In another closely watched political battleground, Michigan lawmakers continue to work on a Republican-backed package of voting bills that critics say could make it harder to vote.
Among the proposals: requirements that voters submit identification or only be allowed to cast provisional ballots and a prohibition on Michigan’s secretary of state mailing all of the state’s registered voters forms to request absentee ballots.
In the 2020 election, Secretary of State Jocelyn Benson’s office mailed all voters absentee ballot request forms. And those who did not have IDs could vote by submitting affidavits attesting to their identities. Republicans also have sought to ban pre-paid postage on return envelopes for absentee ballots.
One Michigan bill
would prevent the “name or likeness” of an elected official from appearing on any publicly funded communications that mention election activity. Violators would face fines.
Michigan Attorney General Dana Nessel, a Democrat, said that could prohibit local election officials from posting basic information about voting on their official social media accounts. “The people who you trust most to get voter information from would be prohibited from being able to talk about the election,” Nessel told reporters recently. “I don’t know what’s more ridiculous than that.”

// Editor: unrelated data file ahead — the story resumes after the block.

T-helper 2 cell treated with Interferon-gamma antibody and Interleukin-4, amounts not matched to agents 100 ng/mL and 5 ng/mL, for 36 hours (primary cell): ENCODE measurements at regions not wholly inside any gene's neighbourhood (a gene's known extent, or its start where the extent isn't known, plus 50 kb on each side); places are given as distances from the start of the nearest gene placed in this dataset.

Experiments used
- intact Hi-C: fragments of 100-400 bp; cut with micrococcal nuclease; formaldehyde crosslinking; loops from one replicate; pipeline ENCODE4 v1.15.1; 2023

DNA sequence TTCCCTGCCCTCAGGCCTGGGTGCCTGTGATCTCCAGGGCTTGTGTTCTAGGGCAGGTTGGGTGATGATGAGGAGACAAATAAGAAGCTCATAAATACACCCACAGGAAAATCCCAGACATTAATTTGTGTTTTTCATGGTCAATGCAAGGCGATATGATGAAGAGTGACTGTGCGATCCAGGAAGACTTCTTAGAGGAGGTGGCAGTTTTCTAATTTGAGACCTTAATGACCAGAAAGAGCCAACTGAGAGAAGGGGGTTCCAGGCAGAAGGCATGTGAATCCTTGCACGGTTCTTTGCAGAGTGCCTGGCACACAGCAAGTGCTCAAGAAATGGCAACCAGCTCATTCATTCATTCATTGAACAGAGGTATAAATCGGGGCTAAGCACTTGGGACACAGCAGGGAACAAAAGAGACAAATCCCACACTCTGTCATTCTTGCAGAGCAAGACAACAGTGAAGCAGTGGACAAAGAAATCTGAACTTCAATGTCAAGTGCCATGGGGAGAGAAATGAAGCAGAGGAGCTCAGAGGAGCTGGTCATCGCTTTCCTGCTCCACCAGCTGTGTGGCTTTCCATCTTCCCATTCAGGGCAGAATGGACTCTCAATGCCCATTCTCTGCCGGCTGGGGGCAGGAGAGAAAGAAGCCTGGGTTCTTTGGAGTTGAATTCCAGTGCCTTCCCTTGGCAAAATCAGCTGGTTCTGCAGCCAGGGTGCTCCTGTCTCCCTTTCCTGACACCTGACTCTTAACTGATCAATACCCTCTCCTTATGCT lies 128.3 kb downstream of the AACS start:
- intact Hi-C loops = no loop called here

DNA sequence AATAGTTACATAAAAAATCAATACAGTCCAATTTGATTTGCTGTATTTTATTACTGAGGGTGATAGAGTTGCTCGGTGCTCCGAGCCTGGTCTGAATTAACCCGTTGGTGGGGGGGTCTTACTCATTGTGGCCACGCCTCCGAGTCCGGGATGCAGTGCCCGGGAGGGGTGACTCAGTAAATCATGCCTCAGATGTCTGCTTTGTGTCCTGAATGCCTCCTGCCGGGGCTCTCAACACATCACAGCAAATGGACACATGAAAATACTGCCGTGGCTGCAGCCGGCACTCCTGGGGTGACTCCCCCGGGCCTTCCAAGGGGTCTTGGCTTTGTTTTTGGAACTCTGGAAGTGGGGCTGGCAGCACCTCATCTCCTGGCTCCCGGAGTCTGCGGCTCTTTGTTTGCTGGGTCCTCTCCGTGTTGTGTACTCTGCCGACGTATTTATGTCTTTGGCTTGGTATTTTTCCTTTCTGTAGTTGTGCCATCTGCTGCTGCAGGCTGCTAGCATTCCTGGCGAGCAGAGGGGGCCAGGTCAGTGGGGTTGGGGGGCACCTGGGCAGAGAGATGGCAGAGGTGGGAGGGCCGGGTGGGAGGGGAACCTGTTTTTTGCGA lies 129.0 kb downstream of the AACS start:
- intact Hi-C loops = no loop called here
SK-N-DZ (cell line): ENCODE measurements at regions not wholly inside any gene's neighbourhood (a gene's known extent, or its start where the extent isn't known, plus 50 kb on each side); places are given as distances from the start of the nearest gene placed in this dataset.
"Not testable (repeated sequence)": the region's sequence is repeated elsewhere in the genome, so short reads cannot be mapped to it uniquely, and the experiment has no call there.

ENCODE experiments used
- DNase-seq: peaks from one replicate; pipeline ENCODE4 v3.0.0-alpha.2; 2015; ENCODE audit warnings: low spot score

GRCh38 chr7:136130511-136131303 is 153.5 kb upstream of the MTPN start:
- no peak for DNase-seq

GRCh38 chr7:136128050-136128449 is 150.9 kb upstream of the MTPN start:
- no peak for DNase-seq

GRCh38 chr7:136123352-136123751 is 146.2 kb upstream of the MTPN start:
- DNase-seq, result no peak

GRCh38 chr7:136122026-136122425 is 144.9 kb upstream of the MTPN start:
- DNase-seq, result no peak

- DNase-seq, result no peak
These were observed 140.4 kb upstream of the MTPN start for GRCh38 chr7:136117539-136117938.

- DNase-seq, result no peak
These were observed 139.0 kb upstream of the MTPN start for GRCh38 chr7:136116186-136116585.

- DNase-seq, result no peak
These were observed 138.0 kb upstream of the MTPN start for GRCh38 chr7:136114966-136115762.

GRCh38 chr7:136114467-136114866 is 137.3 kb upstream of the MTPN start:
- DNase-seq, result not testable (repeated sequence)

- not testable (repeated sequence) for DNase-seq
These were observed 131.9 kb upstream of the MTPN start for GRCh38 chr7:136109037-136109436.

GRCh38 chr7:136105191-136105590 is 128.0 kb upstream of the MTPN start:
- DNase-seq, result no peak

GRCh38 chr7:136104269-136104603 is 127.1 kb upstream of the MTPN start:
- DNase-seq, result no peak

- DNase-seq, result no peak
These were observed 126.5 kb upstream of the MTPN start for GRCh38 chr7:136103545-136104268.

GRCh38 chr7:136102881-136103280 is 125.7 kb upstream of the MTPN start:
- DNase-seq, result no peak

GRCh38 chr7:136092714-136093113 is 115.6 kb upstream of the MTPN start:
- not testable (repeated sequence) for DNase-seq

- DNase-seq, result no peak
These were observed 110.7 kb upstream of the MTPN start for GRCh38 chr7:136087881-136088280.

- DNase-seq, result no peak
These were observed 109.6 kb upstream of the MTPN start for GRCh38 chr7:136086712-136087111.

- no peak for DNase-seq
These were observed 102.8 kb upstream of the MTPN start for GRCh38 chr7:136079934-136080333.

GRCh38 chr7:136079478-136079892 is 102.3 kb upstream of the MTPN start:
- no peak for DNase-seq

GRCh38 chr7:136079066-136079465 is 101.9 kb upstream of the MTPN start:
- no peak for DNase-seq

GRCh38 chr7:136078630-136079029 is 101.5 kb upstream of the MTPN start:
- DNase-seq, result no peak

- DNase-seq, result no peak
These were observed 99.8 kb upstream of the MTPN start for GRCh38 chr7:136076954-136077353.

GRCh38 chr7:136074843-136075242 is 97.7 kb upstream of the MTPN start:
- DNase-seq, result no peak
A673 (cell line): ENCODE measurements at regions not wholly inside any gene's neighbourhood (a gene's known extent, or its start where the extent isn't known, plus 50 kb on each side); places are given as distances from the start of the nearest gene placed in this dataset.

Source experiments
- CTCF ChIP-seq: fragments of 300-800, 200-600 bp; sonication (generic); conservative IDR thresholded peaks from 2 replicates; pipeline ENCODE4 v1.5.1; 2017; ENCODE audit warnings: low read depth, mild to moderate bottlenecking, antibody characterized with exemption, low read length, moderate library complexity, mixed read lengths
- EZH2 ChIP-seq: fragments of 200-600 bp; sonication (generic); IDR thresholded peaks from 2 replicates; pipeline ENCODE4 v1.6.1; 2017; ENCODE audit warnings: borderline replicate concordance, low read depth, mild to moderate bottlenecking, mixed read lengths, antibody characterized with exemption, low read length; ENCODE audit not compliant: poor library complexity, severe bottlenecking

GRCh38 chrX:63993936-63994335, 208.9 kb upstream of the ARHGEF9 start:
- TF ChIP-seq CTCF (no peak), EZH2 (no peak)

When contacted by CNN, Michigan state Sen. Dale Zorn, the bill’s author, referred questions to leaders of the Senate elections committee. The committee’s chairwoman, state Sen. Ruth Johnson, did not immediately respond to an inquiry.
Gridlock stymies federal voting measure
Even before a Senate committee met
on the For the People Act last week, the Democrats’ sweeping elections and campaign-finance overhaul faced trouble.
The 9-9 partisan deadlock last Tuesday on moving the measure forward only confirmed its long odds. And it’s not just Republicans who oppose the bill. West Virginia Sen. Joe Manchin, a moderate Democrat, has indicated he won’t back his party’s far-reaching bill
, which touches on everything from early voting rules to public funding for Senate campaigns.
He suggests pushing a narrower bill forward as an alternative. That bill, named for the late Rep. John Lewis, would restore pieces of the 1965 Voting Rights Act — including provisions that require federal government sign off before states can make major changes to their election rules.
The Senate is divided 50-50 along partisan lines with Vice President Kamala Harris able to cast the deciding vote on ties. Senate rules, however, require 60 votes to end filibusters on legislation.
With congressional redistricting and the 2022 midterms looming, progressive activists say time is running out for Congress to blunt new GOP laws in the states. They are imploring Democrats to gut the Senate legislative filibuster.
Tuesday’s contentious committee debate made clear that there is “no chance that Democrats will get 10 Republicans on board,” said Eli Zupnick of Fix Our Senate, a coalition of nearly 70 groups lobbying to end the filibuster.
Senate Democrats, he said, “are going to have to make a choice very soon: Are they going to stand up to voter suppression or are they going to protect the filibuster?”